Simon Cowell, aka The Black Helmet, did not become unfeasibly rich without figuring out somewhere along the way that being able to manage the media – some might use terms such as “manipulate” and “deceive” – was useful to the continuing promotion of Himself Personally Now. So it should have surprised no-one that he was indulging in that very game this past week.
Cowell’s flagship The X Factor series, which he exported to the USA amidst great fanfare four years ago, has been slipping in the ratings of late. The BBC is bringing on Saturday evening offerings that have reinvented what used to be called “family viewing” – pace Strictly – and not even Brucie’s appallingly bad jokes deter the punters. No matter, The Black Helmet has the answer.
And that answer is that he is returning to the show, like some kind of Messiah: yesterday online news sources were full of the news, not least ITV, seeing in Cowell better viewing figures and more advertising revenue as a result. “
While they were all dutifully churning over the press release, and speculating as to who might be on the judging panel of the newly refreshed show – Louis Walsh? Cheryl Curl? – nobody seemed to ask the obvious question: who will be looking after the shop Stateside? After all, if it’s such a success, Cowell wouldn’t want to leave, would he? Er, what success would that be, then?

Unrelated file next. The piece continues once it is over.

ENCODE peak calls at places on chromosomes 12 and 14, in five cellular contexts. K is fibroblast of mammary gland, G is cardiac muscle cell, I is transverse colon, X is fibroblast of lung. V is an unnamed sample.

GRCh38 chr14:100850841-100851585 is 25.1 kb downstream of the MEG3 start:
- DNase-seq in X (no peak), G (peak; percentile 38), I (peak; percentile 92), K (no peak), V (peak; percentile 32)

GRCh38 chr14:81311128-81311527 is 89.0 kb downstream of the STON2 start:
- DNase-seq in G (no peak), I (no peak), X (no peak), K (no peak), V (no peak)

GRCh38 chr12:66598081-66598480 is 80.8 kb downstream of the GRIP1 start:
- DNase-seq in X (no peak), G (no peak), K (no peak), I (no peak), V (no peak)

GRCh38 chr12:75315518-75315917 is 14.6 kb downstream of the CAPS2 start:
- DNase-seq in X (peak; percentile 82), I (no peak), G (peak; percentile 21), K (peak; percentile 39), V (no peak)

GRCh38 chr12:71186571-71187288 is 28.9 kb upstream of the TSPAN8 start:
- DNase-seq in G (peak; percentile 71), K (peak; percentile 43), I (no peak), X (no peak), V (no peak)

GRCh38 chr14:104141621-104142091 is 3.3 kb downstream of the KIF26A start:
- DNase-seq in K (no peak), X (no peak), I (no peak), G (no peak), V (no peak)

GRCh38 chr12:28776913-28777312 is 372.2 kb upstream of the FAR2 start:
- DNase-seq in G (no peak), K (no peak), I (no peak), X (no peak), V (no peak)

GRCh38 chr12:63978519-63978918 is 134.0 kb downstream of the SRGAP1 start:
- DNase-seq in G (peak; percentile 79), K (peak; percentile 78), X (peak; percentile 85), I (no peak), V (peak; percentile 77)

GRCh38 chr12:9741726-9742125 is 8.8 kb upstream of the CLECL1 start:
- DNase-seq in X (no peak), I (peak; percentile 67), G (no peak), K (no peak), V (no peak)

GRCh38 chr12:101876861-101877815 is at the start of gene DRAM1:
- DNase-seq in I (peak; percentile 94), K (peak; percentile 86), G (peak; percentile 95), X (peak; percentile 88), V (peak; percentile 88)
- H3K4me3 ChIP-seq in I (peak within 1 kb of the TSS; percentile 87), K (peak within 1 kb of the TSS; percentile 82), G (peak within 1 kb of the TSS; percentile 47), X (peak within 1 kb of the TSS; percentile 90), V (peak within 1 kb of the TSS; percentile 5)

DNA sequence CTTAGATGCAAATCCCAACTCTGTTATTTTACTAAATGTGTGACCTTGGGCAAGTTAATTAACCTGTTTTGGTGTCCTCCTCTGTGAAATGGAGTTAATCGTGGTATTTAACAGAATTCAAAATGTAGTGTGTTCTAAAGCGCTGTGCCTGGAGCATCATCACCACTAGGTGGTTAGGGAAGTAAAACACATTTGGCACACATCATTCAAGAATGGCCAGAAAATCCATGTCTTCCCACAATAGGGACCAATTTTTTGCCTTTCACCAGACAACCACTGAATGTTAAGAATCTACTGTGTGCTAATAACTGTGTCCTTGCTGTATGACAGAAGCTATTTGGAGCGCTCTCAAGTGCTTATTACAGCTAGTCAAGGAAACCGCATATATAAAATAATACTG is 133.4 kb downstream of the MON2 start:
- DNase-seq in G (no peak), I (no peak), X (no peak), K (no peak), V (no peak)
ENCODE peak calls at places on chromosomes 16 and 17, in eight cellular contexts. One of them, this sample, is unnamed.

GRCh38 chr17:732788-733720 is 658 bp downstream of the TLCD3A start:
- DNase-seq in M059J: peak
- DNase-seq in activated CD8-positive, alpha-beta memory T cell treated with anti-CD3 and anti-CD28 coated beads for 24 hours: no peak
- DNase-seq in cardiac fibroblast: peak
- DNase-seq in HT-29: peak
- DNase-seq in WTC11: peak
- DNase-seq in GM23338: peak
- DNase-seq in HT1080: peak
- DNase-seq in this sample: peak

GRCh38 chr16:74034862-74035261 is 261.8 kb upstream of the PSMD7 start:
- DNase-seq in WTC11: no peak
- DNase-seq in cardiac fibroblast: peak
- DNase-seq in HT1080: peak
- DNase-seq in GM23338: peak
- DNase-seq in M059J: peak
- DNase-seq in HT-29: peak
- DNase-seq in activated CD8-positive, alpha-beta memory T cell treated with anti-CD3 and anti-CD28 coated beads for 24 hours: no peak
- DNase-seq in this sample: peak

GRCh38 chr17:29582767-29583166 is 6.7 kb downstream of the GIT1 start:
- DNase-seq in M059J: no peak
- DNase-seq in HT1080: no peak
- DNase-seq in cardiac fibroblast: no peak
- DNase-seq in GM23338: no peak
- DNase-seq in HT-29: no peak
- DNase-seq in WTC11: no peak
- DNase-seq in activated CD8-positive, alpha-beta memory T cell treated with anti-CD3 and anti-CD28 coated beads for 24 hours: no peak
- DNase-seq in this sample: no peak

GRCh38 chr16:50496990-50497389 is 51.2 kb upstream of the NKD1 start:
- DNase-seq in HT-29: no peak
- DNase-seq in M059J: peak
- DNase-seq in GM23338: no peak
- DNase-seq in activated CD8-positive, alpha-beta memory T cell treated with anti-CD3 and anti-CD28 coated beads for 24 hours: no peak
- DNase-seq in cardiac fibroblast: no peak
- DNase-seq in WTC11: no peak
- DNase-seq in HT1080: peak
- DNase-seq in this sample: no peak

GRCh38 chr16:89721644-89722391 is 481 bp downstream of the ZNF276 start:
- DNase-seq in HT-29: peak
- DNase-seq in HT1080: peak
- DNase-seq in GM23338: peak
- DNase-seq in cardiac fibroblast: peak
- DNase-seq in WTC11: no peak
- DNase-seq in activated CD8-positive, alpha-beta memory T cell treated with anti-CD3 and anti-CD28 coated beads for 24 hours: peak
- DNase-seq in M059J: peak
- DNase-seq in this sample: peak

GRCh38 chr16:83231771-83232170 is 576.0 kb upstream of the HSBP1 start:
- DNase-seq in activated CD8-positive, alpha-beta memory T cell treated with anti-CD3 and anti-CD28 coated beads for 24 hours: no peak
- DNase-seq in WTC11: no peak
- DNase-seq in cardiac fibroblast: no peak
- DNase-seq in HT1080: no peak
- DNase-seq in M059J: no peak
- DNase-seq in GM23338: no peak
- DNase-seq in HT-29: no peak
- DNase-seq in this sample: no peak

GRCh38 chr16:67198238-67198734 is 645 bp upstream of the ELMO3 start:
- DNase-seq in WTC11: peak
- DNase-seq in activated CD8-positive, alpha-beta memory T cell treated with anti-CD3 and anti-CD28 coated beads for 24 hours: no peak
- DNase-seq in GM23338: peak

The reason that The Black Helmet is returning to the UK version of The X Factor – apart from trying to re-establish the show at the top of the ratings – is that there aren’t going to be any more series of the US version. Fox have pulled the plug after – surprise, surprise – yet more declining ratings. So Cowell doesn’t have much of an alternative. But his PR somehow forgot to tell everyone.
Simon Cowell is not stupid: you don’t get to sit atop that pile of dosh merely by chance. And, along the way, he has learnt that the pressures on newspapers and websites to keep on churning out content means that they are susceptible to manipulation by the likes of him. Everyone else is at it – so he just joins in. And makes a success story out of routine failure.
Perhaps the last journalist to leave the building could turn out the lights.